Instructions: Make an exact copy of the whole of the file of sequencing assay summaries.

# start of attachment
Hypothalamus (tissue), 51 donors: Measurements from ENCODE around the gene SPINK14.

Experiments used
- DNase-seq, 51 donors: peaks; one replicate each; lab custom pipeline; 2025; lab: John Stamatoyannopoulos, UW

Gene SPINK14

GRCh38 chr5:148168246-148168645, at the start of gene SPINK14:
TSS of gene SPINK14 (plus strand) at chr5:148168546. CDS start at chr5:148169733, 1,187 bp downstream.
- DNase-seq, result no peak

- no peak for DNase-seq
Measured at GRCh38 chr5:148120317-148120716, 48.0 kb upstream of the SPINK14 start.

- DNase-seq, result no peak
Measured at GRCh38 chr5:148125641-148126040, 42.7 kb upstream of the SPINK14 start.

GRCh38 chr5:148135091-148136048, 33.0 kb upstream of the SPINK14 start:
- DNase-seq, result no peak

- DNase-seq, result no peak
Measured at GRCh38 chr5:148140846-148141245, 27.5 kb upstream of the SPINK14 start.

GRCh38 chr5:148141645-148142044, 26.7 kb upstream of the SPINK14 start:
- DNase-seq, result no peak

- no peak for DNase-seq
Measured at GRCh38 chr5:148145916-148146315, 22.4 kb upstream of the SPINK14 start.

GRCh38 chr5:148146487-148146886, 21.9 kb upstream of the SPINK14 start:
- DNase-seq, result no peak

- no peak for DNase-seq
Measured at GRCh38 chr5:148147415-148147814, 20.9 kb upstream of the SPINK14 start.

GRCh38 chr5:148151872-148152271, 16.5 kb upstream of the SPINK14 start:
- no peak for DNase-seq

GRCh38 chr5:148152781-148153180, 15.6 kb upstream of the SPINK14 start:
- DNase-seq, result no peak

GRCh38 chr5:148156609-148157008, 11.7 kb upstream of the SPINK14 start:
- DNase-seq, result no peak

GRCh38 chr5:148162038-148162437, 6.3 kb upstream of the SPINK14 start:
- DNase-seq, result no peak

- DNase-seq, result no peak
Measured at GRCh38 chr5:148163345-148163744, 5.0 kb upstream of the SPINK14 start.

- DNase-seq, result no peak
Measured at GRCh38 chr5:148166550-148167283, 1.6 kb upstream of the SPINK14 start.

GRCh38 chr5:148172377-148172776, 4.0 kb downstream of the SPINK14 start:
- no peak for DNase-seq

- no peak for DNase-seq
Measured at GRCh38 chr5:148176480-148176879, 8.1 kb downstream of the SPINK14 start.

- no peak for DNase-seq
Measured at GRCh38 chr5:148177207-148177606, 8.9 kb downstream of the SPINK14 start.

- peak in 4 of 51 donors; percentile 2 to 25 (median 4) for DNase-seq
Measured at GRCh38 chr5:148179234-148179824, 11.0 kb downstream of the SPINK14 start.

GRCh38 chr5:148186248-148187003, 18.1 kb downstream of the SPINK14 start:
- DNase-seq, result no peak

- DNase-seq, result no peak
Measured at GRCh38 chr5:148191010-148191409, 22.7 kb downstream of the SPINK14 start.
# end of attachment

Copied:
Hypothalamus (tissue), 51 donors: Measurements from ENCODE around the gene SPINK14.

Experiments used
- DNase-seq, 51 donors: peaks; one replicate each; lab custom pipeline; 2025; lab: John Stamatoyannopoulos, UW

Gene SPINK14

GRCh38 chr5:148168246-148168645, at the start of gene SPINK14:
TSS of gene SPINK14 (plus strand) at chr5:148168546. CDS start at chr5:148169733, 1,187 bp downstream.
- DNase-seq, result no peak

- no peak for DNase-seq
Measured at GRCh38 chr5:148120317-148120716, 48.0 kb upstream of the SPINK14 start.

- DNase-seq, result no peak
Measured at GRCh38 chr5:148125641-148126040, 42.7 kb upstream of the SPINK14 start.

GRCh38 chr5:148135091-148136048, 33.0 kb upstream of the SPINK14 start:
- DNase-seq, result no peak

- DNase-seq, result no peak
Measured at GRCh38 chr5:148140846-148141245, 27.5 kb upstream of the SPINK14 start.

GRCh38 chr5:148141645-148142044, 26.7 kb upstream of the SPINK14 start:
- DNase-seq, result no peak

- no peak for DNase-seq
Measured at GRCh38 chr5:148145916-148146315, 22.4 kb upstream of the SPINK14 start.

GRCh38 chr5:148146487-148146886, 21.9 kb upstream of the SPINK14 start:
- DNase-seq, result no peak

- no peak for DNase-seq
Measured at GRCh38 chr5:148147415-148147814, 20.9 kb upstream of the SPINK14 start.

GRCh38 chr5:148151872-148152271, 16.5 kb upstream of the SPINK14 start:
- no peak for DNase-seq

GRCh38 chr5:148152781-148153180, 15.6 kb upstream of the SPINK14 start:
- DNase-seq, result no peak

GRCh38 chr5:148156609-148157008, 11.7 kb upstream of the SPINK14 start:
- DNase-seq, result no peak

GRCh38 chr5:148162038-148162437, 6.3 kb upstream of the SPINK14 start:
- DNase-seq, result no peak

- DNase-seq, result no peak
Measured at GRCh38 chr5:148163345-148163744, 5.0 kb upstream of the SPINK14 start.

- DNase-seq, result no peak
Measured at GRCh38 chr5:148166550-148167283, 1.6 kb upstream of the SPINK14 start.

GRCh38 chr5:148172377-148172776, 4.0 kb downstream of the SPINK14 start:
- no peak for DNase-seq

- no peak for DNase-seq
Measured at GRCh38 chr5:148176480-148176879, 8.1 kb downstream of the SPINK14 start.

- no peak for DNase-seq
Measured at GRCh38 chr5:148177207-148177606, 8.9 kb downstream of the SPINK14 start.

- peak in 4 of 51 donors; percentile 2 to 25 (median 4) for DNase-seq
Measured at GRCh38 chr5:148179234-148179824, 11.0 kb downstream of the SPINK14 start.

GRCh38 chr5:148186248-148187003, 18.1 kb downstream of the SPINK14 start:
- DNase-seq, result no peak

- DNase-seq, result no peak
Measured at GRCh38 chr5:148191010-148191409, 22.7 kb downstream of the SPINK14 start.